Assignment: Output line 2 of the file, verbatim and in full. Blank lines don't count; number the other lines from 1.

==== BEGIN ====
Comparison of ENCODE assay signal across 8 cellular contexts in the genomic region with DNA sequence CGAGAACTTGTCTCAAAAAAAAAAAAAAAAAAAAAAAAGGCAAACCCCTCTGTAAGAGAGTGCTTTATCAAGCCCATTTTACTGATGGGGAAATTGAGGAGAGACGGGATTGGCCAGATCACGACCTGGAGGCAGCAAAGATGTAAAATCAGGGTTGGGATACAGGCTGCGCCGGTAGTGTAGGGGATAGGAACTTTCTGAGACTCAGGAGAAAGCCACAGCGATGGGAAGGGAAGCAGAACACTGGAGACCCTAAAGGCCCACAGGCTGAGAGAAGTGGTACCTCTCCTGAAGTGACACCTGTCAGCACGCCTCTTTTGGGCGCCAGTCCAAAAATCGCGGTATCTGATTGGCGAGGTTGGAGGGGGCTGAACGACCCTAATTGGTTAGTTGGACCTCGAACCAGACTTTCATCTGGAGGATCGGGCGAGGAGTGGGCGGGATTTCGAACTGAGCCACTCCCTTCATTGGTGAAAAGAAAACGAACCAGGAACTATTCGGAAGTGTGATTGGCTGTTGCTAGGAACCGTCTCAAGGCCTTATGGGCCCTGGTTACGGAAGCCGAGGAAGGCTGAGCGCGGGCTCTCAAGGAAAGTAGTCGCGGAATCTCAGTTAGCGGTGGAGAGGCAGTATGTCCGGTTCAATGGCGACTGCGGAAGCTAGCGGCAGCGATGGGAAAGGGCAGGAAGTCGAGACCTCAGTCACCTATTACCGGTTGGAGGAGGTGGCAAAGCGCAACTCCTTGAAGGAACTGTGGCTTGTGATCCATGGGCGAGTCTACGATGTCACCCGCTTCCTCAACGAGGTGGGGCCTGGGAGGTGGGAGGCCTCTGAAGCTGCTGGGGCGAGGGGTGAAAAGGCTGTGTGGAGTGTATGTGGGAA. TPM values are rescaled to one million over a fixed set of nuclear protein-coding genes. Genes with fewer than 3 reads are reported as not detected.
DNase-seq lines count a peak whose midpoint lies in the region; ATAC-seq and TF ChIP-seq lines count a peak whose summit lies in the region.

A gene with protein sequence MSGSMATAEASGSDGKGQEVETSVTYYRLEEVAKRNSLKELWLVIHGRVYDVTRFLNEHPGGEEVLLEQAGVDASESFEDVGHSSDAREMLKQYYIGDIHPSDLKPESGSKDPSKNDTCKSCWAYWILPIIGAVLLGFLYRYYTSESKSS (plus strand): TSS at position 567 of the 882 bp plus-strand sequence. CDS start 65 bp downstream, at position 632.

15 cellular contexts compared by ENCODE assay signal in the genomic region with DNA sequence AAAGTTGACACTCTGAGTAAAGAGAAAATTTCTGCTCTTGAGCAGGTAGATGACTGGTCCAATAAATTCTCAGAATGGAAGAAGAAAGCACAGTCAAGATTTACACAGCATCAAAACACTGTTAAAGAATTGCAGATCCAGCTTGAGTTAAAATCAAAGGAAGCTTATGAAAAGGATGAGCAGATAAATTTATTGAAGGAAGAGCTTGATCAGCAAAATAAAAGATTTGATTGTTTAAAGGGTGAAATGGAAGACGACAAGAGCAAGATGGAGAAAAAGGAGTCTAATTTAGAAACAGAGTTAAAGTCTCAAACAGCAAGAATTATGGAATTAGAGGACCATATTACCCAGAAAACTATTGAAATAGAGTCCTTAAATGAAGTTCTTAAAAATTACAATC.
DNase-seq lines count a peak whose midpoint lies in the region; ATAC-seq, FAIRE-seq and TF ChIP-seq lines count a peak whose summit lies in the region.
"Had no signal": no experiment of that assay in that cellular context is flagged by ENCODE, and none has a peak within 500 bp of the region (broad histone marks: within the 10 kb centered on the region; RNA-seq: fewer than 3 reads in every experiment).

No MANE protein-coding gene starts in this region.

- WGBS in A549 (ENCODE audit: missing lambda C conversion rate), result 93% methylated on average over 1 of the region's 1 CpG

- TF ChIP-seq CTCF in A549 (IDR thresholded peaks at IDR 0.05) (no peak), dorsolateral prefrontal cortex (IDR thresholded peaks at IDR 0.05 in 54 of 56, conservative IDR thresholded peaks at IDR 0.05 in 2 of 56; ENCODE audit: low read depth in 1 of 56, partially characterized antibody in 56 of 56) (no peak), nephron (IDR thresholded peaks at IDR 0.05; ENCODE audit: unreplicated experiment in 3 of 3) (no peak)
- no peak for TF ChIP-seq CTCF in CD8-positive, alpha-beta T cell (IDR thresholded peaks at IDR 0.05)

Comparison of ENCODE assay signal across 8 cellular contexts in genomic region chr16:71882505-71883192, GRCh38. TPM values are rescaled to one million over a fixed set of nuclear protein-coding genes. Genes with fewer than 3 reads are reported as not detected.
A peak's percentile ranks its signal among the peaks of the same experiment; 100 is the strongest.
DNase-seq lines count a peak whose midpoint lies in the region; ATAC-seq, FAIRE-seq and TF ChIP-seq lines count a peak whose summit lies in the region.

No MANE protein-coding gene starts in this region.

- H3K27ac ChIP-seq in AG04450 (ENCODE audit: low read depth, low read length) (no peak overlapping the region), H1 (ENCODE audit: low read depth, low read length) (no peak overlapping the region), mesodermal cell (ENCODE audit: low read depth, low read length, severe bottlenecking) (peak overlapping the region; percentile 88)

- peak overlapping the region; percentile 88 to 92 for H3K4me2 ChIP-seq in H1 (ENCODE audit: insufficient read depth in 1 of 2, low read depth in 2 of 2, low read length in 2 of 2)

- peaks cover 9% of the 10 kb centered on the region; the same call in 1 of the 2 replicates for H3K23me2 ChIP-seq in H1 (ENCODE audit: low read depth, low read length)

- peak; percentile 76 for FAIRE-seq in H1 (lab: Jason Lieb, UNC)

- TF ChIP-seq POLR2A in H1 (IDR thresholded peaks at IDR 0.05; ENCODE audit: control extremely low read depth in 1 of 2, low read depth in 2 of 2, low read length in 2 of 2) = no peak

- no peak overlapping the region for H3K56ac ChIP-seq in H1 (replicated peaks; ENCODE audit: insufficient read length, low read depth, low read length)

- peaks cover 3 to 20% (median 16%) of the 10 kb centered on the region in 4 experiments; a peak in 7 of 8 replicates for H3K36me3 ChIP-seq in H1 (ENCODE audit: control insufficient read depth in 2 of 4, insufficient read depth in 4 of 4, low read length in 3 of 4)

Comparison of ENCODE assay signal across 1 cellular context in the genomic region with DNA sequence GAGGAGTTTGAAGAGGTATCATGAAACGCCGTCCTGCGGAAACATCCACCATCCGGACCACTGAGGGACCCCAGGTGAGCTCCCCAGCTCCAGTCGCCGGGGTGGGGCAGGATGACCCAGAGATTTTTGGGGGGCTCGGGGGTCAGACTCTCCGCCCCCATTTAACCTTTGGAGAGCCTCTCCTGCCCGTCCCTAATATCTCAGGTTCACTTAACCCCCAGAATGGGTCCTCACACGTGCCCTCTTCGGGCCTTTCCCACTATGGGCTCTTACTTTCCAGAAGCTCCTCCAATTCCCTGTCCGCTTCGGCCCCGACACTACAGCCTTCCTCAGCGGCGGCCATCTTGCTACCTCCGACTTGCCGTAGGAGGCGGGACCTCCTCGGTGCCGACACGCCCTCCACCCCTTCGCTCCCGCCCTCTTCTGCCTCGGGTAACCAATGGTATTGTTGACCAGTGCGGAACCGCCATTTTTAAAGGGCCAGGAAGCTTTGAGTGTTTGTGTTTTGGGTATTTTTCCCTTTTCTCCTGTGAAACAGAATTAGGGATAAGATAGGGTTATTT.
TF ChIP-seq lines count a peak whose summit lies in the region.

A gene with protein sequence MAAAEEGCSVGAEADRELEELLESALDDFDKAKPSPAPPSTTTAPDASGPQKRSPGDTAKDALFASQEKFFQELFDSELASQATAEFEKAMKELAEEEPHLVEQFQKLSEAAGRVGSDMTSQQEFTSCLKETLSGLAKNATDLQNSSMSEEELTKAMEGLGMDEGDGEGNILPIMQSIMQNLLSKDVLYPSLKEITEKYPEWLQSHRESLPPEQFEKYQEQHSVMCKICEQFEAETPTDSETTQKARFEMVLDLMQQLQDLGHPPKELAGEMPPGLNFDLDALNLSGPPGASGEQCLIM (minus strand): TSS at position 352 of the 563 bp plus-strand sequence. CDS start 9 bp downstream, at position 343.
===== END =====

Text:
DNase-seq lines count a peak whose midpoint lies in the region; ATAC-seq and TF ChIP-seq lines count a peak whose summit lies in the region.